When a couple has been married for more than two years at the time of an adjustment of status, then the applying spouse receives lawful permanent resident status without conditions. This individual will not be required to remove conditions. Divorce proceedings after this stage will not affect the beneficiary spouse’s status in the United States.

However, this does not mean that US immigration authorities will no longer have the opportunity to look into the bona fide nature of the marriage. In fact, it is at the naturalization stage of immigration  where many instances of marriage fraud are found. The US Immigration authorities will take a look back at marriage-based cases where there is a divorce in order to determine whether any marriage fraud occurred.


Should a marriage breakdown before or during the pendency of adjustment of status proceedings and domestic violence (battery or extreme cruelty) is involved, the beneficiary spouse may seek to self-petition based on the Violence Against Women Act (VAWA).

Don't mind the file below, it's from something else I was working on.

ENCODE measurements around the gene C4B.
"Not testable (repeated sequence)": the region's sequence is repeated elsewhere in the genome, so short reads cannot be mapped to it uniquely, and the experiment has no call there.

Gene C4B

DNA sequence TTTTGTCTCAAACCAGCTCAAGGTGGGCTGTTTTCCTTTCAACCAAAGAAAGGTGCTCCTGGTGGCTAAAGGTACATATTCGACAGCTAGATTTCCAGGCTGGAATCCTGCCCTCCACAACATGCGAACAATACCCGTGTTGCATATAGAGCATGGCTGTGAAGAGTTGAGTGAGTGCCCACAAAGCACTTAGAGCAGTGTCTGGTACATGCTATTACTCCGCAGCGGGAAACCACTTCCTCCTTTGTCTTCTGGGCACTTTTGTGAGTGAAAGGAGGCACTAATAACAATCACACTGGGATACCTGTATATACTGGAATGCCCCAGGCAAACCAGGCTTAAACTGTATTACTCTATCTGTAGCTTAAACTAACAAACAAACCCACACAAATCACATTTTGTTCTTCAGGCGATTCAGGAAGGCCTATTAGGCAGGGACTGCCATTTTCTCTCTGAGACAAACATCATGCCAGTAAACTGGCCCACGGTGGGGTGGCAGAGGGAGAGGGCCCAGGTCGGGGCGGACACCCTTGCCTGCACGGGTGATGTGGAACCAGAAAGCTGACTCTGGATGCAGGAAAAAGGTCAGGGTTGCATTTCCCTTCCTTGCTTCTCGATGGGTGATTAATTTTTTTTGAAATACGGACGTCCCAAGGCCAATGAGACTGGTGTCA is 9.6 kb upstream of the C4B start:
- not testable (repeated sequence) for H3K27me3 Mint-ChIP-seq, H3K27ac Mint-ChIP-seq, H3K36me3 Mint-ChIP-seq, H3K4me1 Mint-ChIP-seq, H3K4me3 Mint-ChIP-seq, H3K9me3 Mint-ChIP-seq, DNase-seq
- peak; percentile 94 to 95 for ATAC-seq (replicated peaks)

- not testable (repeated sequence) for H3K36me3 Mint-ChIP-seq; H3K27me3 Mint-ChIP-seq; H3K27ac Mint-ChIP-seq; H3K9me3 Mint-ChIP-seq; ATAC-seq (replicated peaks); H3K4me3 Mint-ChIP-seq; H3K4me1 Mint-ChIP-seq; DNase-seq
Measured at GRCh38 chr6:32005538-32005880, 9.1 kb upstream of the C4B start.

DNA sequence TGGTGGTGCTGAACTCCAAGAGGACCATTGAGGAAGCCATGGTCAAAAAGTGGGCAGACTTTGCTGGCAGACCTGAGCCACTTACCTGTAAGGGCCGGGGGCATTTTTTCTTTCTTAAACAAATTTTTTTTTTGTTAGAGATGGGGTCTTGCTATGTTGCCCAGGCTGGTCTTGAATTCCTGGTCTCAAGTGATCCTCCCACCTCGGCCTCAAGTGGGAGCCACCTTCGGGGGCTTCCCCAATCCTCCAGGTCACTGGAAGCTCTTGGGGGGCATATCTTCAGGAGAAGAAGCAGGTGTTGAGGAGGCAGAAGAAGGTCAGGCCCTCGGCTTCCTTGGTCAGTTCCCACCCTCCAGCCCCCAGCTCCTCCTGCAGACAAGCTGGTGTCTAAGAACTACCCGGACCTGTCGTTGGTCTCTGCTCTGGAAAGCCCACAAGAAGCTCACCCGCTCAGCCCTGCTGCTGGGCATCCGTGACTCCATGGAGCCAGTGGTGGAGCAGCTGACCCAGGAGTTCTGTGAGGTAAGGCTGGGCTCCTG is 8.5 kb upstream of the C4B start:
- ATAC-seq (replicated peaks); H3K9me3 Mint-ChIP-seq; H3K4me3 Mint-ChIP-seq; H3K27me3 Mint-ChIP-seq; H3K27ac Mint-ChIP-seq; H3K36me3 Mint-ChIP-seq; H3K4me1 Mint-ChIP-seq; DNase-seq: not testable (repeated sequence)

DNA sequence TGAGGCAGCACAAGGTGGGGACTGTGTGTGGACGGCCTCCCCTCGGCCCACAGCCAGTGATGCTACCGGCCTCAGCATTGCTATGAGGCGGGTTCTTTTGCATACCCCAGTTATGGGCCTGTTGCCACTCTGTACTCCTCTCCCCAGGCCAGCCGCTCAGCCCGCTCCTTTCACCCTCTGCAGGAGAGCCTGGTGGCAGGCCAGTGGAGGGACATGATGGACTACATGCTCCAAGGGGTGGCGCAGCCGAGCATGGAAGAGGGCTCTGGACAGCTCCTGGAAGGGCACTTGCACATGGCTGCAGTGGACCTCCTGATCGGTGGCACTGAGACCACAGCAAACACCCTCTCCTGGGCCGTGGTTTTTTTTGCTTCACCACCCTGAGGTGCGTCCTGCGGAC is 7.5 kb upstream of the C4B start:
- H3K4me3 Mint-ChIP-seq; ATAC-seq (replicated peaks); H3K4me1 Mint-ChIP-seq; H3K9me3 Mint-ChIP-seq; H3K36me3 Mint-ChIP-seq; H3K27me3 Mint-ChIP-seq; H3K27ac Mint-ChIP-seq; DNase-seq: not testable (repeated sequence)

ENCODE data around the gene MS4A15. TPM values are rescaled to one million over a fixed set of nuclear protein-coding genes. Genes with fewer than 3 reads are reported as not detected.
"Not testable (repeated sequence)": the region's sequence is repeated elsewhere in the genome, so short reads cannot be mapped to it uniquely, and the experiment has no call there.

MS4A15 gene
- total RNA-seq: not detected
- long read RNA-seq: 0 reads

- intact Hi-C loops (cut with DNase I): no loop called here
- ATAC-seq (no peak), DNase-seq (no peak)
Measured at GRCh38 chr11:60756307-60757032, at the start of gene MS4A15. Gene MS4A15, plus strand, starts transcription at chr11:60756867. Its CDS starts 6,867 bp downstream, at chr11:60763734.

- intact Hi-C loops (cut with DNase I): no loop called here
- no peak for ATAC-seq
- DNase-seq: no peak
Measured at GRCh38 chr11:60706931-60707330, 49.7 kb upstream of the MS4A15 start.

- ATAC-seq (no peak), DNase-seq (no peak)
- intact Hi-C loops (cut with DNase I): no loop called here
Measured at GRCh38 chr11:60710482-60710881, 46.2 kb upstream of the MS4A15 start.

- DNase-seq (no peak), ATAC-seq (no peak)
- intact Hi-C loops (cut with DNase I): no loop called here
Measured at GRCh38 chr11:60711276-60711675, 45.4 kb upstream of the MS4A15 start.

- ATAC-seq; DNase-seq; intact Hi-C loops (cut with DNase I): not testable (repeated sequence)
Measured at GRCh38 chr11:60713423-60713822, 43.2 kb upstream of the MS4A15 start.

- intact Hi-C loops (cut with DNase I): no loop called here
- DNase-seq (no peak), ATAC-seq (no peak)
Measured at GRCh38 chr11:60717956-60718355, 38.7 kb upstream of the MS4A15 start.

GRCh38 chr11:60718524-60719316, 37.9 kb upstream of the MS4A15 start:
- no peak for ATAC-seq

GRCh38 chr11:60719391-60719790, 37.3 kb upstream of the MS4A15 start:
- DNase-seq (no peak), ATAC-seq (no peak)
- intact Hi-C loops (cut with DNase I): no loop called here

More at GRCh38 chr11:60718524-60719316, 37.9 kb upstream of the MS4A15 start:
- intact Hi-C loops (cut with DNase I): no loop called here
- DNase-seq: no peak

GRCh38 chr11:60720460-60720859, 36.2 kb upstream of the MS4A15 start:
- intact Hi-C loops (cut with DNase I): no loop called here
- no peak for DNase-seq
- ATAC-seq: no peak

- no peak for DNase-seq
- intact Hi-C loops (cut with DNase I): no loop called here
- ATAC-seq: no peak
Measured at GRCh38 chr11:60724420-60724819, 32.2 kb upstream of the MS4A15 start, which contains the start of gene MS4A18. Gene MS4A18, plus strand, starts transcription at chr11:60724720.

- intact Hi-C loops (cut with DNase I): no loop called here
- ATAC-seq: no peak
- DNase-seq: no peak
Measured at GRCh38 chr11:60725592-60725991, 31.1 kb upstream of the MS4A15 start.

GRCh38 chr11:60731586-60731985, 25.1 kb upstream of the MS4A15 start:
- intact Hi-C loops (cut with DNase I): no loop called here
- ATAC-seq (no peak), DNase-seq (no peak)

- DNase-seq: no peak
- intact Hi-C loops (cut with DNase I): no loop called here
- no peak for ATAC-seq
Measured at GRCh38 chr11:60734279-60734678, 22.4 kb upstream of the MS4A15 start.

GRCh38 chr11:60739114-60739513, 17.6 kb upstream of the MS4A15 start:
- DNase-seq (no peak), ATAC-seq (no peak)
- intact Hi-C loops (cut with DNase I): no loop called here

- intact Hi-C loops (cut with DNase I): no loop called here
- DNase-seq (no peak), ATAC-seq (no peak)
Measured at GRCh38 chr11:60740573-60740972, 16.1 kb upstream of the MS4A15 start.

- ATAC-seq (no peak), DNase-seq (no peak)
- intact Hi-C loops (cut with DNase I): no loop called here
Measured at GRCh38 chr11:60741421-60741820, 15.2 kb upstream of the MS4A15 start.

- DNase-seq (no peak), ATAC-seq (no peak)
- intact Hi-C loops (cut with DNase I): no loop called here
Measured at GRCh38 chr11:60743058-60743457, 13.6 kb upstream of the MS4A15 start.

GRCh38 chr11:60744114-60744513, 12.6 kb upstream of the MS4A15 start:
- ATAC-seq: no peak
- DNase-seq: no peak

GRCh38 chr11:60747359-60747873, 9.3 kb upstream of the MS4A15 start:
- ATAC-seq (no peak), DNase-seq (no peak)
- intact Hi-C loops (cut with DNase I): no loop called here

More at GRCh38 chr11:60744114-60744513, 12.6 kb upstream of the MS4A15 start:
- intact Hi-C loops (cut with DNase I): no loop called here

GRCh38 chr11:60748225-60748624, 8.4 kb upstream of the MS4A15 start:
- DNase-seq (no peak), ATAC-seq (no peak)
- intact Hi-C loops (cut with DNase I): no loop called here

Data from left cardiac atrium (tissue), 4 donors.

VAWA protects all individuals who are survivors of domestic violence, not just women. However, one must apply for a VAWA self-petition within two years of being divorced from their abusive US citizen or LPR spouse. Abused children and parents can also benefit from VAWA.[2]


It’s  important to note that divorce proceedings also affect the foreign national children whose applications are dependent on marriage-based proceedings. They must also remove conditions if their parent is a conditional permanent resident.

Additionally, it is worth noting that stepparents may petition for their foreign national stepchildren, even if the marriage creating the step-relationship has broken down. Where the stepparent and stepchild relationship is ongoing, despite the breakdown in the underlying marriage, the stepparent can still petition for the foreign-born child.